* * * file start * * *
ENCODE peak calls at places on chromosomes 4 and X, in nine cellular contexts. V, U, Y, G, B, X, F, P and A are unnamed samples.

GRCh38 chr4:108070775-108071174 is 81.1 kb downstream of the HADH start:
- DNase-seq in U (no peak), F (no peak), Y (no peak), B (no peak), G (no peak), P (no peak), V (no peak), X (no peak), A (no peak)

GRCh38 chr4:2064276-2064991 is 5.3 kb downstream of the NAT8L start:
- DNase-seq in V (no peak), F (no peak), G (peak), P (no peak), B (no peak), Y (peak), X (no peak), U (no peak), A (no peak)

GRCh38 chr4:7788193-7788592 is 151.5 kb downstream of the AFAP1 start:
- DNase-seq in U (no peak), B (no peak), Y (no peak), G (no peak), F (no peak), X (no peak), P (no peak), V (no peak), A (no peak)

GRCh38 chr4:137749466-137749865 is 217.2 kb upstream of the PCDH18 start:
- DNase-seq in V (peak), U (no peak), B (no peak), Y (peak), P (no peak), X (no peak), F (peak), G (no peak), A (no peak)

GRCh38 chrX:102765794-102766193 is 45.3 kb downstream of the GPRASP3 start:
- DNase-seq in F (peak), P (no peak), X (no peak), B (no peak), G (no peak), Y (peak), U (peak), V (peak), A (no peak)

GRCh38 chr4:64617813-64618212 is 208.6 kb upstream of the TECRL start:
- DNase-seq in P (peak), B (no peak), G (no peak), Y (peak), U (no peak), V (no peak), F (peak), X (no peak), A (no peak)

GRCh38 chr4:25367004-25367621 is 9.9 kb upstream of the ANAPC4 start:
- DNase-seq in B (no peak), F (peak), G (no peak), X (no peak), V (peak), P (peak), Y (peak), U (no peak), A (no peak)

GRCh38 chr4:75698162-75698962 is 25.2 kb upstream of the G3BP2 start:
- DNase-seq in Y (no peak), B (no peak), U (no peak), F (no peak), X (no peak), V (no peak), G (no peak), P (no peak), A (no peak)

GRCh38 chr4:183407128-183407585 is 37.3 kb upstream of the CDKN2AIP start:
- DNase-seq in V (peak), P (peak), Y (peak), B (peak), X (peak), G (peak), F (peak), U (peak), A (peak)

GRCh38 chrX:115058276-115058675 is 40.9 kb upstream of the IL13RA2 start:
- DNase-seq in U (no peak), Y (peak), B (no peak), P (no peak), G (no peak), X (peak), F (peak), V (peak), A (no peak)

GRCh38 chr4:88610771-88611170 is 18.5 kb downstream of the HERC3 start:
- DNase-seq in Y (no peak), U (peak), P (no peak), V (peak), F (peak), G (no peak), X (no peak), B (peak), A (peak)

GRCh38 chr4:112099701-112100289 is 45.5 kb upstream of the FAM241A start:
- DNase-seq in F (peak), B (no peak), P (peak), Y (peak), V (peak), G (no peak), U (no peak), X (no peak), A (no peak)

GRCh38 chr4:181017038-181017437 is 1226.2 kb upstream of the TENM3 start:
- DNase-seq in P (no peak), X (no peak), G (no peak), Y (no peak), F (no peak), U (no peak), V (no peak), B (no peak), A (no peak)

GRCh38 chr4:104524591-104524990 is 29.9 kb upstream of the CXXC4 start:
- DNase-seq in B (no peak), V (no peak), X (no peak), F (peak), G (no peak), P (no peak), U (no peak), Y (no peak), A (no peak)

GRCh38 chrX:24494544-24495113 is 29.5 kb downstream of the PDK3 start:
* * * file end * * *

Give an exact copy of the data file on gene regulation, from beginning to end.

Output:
ENCODE peak calls at places on chromosomes 4 and X, in nine cellular contexts. V, U, Y, G, B, X, F, P and A are unnamed samples.

GRCh38 chr4:108070775-108071174 is 81.1 kb downstream of the HADH start:
- DNase-seq in U (no peak), F (no peak), Y (no peak), B (no peak), G (no peak), P (no peak), V (no peak), X (no peak), A (no peak)

GRCh38 chr4:2064276-2064991 is 5.3 kb downstream of the NAT8L start:
- DNase-seq in V (no peak), F (no peak), G (peak), P (no peak), B (no peak), Y (peak), X (no peak), U (no peak), A (no peak)

GRCh38 chr4:7788193-7788592 is 151.5 kb downstream of the AFAP1 start:
- DNase-seq in U (no peak), B (no peak), Y (no peak), G (no peak), F (no peak), X (no peak), P (no peak), V (no peak), A (no peak)

GRCh38 chr4:137749466-137749865 is 217.2 kb upstream of the PCDH18 start:
- DNase-seq in V (peak), U (no peak), B (no peak), Y (peak), P (no peak), X (no peak), F (peak), G (no peak), A (no peak)

GRCh38 chrX:102765794-102766193 is 45.3 kb downstream of the GPRASP3 start:
- DNase-seq in F (peak), P (no peak), X (no peak), B (no peak), G (no peak), Y (peak), U (peak), V (peak), A (no peak)

GRCh38 chr4:64617813-64618212 is 208.6 kb upstream of the TECRL start:
- DNase-seq in P (peak), B (no peak), G (no peak), Y (peak), U (no peak), V (no peak), F (peak), X (no peak), A (no peak)

GRCh38 chr4:25367004-25367621 is 9.9 kb upstream of the ANAPC4 start:
- DNase-seq in B (no peak), F (peak), G (no peak), X (no peak), V (peak), P (peak), Y (peak), U (no peak), A (no peak)

GRCh38 chr4:75698162-75698962 is 25.2 kb upstream of the G3BP2 start:
- DNase-seq in Y (no peak), B (no peak), U (no peak), F (no peak), X (no peak), V (no peak), G (no peak), P (no peak), A (no peak)

GRCh38 chr4:183407128-183407585 is 37.3 kb upstream of the CDKN2AIP start:
- DNase-seq in V (peak), P (peak), Y (peak), B (peak), X (peak), G (peak), F (peak), U (peak), A (peak)

GRCh38 chrX:115058276-115058675 is 40.9 kb upstream of the IL13RA2 start:
- DNase-seq in U (no peak), Y (peak), B (no peak), P (no peak), G (no peak), X (peak), F (peak), V (peak), A (no peak)

GRCh38 chr4:88610771-88611170 is 18.5 kb downstream of the HERC3 start:
- DNase-seq in Y (no peak), U (peak), P (no peak), V (peak), F (peak), G (no peak), X (no peak), B (peak), A (peak)

GRCh38 chr4:112099701-112100289 is 45.5 kb upstream of the FAM241A start:
- DNase-seq in F (peak), B (no peak), P (peak), Y (peak), V (peak), G (no peak), U (no peak), X (no peak), A (no peak)

GRCh38 chr4:181017038-181017437 is 1226.2 kb upstream of the TENM3 start:
- DNase-seq in P (no peak), X (no peak), G (no peak), Y (no peak), F (no peak), U (no peak), V (no peak), B (no peak), A (no peak)

GRCh38 chr4:104524591-104524990 is 29.9 kb upstream of the CXXC4 start:
- DNase-seq in B (no peak), V (no peak), X (no peak), F (peak), G (no peak), P (no peak), U (no peak), Y (no peak), A (no peak)

GRCh38 chrX:24494544-24495113 is 29.5 kb downstream of the PDK3 start: